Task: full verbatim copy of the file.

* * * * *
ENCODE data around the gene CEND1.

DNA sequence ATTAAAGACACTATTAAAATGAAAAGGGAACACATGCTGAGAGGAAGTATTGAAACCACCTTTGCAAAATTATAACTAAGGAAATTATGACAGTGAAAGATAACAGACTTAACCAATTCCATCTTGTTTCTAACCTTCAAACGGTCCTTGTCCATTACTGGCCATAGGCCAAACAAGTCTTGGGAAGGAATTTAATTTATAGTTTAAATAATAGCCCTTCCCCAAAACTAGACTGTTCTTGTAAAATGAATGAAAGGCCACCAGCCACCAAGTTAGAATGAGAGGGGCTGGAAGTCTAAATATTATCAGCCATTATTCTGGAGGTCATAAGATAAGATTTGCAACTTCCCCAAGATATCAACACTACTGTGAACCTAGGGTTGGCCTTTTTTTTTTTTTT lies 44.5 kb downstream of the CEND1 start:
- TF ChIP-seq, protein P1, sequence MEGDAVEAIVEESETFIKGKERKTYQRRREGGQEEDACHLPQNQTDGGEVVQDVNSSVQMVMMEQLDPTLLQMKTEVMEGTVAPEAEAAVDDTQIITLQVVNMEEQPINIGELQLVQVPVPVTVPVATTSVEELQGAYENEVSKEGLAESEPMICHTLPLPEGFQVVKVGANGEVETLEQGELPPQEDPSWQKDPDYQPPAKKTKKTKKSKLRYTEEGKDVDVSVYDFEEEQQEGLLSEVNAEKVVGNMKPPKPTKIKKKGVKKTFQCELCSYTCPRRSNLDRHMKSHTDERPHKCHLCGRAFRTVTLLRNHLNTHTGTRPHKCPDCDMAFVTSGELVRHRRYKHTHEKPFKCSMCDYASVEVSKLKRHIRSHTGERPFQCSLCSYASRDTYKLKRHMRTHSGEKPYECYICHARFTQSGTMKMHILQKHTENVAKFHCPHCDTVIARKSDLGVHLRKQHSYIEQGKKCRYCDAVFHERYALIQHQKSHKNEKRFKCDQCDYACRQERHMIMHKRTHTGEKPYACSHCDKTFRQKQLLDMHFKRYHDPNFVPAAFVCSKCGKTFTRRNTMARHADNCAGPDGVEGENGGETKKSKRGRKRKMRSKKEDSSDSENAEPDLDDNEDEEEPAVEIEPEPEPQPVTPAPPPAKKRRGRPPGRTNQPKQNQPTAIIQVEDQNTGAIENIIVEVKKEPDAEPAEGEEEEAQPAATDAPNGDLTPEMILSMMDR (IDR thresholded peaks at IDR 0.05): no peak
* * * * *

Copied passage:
ENCODE data around the gene CEND1.

DNA sequence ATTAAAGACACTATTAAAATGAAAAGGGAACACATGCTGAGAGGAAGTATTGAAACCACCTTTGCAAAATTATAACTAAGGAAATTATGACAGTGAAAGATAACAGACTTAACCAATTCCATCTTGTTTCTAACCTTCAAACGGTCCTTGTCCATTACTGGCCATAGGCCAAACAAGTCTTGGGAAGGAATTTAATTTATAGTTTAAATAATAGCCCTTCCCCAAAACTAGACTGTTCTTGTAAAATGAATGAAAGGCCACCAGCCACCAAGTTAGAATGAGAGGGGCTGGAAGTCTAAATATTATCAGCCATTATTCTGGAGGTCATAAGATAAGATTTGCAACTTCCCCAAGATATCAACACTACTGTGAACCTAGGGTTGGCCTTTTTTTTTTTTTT lies 44.5 kb downstream of the CEND1 start:
- TF ChIP-seq, protein P1, sequence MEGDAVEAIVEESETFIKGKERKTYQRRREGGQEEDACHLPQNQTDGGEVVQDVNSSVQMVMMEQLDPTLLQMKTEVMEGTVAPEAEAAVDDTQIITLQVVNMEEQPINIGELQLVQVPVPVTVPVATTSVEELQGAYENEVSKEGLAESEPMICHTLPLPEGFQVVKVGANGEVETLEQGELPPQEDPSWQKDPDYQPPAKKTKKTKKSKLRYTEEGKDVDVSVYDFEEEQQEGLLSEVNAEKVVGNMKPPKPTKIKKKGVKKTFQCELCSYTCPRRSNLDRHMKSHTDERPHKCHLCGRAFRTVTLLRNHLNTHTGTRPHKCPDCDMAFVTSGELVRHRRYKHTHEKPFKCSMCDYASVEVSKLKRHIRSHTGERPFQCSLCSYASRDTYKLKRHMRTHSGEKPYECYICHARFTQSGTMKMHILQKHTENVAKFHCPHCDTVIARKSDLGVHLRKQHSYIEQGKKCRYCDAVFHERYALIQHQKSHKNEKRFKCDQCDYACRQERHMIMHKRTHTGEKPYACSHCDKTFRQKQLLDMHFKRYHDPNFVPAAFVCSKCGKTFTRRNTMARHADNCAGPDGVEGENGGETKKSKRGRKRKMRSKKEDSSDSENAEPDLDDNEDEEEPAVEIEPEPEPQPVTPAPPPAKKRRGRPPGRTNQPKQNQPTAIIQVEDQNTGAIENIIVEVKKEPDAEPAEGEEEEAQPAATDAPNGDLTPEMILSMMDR (IDR thresholded peaks at IDR 0.05): no peak